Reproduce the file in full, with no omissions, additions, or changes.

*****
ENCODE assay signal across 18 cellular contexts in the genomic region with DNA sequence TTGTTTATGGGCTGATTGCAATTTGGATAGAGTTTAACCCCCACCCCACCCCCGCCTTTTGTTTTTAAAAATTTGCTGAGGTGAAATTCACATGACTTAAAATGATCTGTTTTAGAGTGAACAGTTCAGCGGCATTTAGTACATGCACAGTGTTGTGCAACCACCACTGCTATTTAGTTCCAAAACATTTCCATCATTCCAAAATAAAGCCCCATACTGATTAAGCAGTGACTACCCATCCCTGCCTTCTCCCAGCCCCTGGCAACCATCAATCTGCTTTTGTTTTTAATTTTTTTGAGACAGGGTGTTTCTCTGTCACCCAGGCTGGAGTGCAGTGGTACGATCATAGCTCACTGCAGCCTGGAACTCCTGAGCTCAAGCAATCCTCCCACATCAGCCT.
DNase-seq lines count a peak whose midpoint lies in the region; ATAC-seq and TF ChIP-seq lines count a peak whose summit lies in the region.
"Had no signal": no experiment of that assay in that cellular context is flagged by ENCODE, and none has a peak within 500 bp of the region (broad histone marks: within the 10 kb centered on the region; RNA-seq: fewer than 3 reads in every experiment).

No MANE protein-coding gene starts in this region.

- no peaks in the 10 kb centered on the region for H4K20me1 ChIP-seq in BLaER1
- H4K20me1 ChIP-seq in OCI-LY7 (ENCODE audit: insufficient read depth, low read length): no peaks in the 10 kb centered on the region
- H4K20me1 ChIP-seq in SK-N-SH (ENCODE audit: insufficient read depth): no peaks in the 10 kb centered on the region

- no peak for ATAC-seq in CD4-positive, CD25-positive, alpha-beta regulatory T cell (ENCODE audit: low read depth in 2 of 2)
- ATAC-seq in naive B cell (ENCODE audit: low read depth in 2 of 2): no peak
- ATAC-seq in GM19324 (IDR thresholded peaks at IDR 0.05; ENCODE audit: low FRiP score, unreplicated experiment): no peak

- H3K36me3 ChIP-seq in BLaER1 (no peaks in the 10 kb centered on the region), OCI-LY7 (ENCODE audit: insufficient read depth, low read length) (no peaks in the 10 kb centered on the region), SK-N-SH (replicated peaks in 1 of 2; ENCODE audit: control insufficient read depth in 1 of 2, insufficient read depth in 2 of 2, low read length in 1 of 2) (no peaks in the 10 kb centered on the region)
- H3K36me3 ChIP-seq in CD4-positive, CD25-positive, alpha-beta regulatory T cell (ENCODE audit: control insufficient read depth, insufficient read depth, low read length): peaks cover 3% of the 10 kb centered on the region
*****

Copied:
ENCODE assay signal across 18 cellular contexts in the genomic region with DNA sequence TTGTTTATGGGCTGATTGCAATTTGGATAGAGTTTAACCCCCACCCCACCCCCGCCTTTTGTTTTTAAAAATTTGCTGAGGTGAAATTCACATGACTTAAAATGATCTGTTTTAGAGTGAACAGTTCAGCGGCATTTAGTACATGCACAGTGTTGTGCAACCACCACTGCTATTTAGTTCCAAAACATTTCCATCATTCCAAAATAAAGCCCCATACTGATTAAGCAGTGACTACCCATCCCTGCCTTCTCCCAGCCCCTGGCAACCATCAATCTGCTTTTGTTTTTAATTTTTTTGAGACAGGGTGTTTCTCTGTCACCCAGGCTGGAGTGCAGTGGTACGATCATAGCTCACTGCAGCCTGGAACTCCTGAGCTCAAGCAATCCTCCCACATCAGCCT.
DNase-seq lines count a peak whose midpoint lies in the region; ATAC-seq and TF ChIP-seq lines count a peak whose summit lies in the region.
"Had no signal": no experiment of that assay in that cellular context is flagged by ENCODE, and none has a peak within 500 bp of the region (broad histone marks: within the 10 kb centered on the region; RNA-seq: fewer than 3 reads in every experiment).

No MANE protein-coding gene starts in this region.

- no peaks in the 10 kb centered on the region for H4K20me1 ChIP-seq in BLaER1
- H4K20me1 ChIP-seq in OCI-LY7 (ENCODE audit: insufficient read depth, low read length): no peaks in the 10 kb centered on the region
- H4K20me1 ChIP-seq in SK-N-SH (ENCODE audit: insufficient read depth): no peaks in the 10 kb centered on the region

- no peak for ATAC-seq in CD4-positive, CD25-positive, alpha-beta regulatory T cell (ENCODE audit: low read depth in 2 of 2)
- ATAC-seq in naive B cell (ENCODE audit: low read depth in 2 of 2): no peak
- ATAC-seq in GM19324 (IDR thresholded peaks at IDR 0.05; ENCODE audit: low FRiP score, unreplicated experiment): no peak

- H3K36me3 ChIP-seq in BLaER1 (no peaks in the 10 kb centered on the region), OCI-LY7 (ENCODE audit: insufficient read depth, low read length) (no peaks in the 10 kb centered on the region), SK-N-SH (replicated peaks in 1 of 2; ENCODE audit: control insufficient read depth in 1 of 2, insufficient read depth in 2 of 2, low read length in 1 of 2) (no peaks in the 10 kb centered on the region)
- H3K36me3 ChIP-seq in CD4-positive, CD25-positive, alpha-beta regulatory T cell (ENCODE audit: control insufficient read depth, insufficient read depth, low read length): peaks cover 3% of the 10 kb centered on the region